My Airbnb in Miami was situated just two blocks from 8th Street, or Calle Ocho, the centre of the Cuban community in Miami, aka Little Havana. In truth, many of the original Cubans no longer live in little Havana, although more recently 2nd or 3rd generation Cubans have been returning, lured by cheaper rents.
The part of 8th Street normally referred to as ‘little Havana’ is the part between 12th and 17th avenues. Just a small area of a few blocks, yet it is teeming with cafes, restaurants, cigar shops and art galleries. On the street the people speak almost exclusively Spanish.
A good place to start exploring Calle Ocho is Domino Park, where the older cuban community, dressed in their ‘Sunday best’ (regardless of the day) meet up to play dominos or chess.
Nearby, on the junction with 13th, is an eternal flame in memory to those who died in the Bay of Pigs. There are several monuments there arranged in a little park, plus the Bay of pigs museum is nearby on 9th street.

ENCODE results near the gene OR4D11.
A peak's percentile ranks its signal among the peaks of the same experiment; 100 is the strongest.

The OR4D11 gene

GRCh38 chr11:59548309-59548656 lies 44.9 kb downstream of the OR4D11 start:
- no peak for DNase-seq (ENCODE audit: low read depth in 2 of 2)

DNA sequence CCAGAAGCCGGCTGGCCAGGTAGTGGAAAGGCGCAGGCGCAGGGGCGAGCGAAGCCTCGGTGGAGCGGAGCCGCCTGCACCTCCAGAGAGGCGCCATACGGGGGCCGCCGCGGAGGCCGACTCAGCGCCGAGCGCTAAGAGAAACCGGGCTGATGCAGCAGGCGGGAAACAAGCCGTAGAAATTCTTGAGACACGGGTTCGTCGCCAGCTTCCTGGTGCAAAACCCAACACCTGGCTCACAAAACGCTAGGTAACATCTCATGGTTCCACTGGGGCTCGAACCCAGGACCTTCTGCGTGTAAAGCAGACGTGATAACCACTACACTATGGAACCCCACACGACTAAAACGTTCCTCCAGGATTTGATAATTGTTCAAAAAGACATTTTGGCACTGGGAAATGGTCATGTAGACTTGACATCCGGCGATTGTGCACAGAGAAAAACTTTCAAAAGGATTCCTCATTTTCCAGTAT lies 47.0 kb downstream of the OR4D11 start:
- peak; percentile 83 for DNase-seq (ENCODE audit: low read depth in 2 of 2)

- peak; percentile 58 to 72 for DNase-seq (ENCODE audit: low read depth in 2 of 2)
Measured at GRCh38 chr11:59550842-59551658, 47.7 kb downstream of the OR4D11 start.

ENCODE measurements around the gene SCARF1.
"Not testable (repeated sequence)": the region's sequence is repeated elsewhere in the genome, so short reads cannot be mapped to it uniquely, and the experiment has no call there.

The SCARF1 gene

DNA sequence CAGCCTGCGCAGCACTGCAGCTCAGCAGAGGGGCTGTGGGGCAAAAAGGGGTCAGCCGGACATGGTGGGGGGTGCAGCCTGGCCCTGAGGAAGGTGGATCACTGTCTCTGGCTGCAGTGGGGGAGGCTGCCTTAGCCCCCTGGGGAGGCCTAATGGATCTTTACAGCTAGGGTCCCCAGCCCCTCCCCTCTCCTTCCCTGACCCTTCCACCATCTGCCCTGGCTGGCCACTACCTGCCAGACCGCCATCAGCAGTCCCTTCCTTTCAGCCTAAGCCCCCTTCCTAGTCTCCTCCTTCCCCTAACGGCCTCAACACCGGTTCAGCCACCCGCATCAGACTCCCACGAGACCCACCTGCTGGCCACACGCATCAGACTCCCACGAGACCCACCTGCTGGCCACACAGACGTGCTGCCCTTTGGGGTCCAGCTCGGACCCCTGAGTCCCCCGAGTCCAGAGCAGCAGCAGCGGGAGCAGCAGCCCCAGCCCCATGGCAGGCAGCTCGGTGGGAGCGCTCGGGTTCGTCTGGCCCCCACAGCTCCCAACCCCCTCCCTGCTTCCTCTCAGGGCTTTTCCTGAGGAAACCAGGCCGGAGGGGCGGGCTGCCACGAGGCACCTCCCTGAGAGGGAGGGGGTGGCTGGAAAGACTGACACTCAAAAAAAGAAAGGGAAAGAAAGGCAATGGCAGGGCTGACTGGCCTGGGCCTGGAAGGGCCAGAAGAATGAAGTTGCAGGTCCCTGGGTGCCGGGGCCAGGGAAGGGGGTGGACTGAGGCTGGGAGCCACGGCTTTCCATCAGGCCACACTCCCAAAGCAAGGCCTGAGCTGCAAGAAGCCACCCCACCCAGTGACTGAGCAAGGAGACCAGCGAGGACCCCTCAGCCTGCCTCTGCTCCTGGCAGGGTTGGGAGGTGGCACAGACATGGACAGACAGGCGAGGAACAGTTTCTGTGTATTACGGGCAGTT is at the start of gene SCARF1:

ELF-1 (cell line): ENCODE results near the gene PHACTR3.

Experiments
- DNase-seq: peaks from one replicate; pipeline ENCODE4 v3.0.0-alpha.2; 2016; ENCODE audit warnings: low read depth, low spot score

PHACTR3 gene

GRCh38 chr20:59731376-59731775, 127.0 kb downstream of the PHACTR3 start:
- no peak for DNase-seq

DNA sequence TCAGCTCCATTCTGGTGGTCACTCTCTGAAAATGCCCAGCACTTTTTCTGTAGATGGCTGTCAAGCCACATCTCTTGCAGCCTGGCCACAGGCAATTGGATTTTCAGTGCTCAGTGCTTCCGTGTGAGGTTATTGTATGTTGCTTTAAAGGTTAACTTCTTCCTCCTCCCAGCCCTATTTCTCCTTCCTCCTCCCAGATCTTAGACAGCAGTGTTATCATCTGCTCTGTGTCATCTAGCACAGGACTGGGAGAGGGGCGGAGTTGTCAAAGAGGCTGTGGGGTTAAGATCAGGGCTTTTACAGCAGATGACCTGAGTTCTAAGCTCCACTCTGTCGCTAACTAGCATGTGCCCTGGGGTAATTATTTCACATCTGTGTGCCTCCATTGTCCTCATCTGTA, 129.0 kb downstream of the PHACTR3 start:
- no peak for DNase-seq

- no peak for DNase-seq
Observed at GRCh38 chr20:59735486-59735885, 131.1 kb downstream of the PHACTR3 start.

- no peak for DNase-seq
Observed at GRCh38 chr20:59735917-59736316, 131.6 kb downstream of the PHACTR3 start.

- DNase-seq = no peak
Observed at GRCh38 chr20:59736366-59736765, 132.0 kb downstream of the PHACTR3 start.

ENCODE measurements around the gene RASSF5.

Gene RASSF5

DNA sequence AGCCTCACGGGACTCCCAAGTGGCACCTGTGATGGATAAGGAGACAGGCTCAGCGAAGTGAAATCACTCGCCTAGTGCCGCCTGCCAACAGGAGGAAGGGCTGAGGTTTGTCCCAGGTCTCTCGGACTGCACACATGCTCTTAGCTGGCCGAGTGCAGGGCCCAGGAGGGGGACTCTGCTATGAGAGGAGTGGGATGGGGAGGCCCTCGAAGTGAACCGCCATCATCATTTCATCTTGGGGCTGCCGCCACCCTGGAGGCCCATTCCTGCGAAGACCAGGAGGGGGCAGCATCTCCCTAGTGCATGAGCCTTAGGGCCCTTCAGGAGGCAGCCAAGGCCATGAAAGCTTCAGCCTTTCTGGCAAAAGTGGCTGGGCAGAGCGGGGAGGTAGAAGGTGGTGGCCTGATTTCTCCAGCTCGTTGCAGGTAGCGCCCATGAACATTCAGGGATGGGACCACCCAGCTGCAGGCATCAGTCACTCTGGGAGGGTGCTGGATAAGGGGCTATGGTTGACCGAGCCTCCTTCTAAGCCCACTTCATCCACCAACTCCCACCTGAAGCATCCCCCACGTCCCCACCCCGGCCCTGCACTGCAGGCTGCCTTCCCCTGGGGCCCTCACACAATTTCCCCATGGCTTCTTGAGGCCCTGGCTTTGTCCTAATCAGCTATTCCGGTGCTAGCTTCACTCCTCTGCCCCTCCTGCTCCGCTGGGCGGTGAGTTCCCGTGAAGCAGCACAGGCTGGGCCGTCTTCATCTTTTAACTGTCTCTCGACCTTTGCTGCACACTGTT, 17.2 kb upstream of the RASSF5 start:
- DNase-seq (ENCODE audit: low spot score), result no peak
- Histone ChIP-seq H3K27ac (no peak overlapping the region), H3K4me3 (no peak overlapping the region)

The Cuban music spills out onto the street when you walk along. There are lots of places to go and enjoy a drink and a bit of music. The ball and chain has been on Calle Ocho since the 1930s, when it welcomed jazz greats such as Count Basie.
Towards the end of my trip, I read somewhere (Wikitravel actually) that the part of Little Havana where I was staying (SW 15th avenue) was considered a little dangerous, with gang activity and such. I had been wandering around quite happily before I read this. The advice was, ‘don’t wander into the sparsely populated bits after dark’, which is probably good advice for the whole of Miami (or any other city really), and not just Little Havana.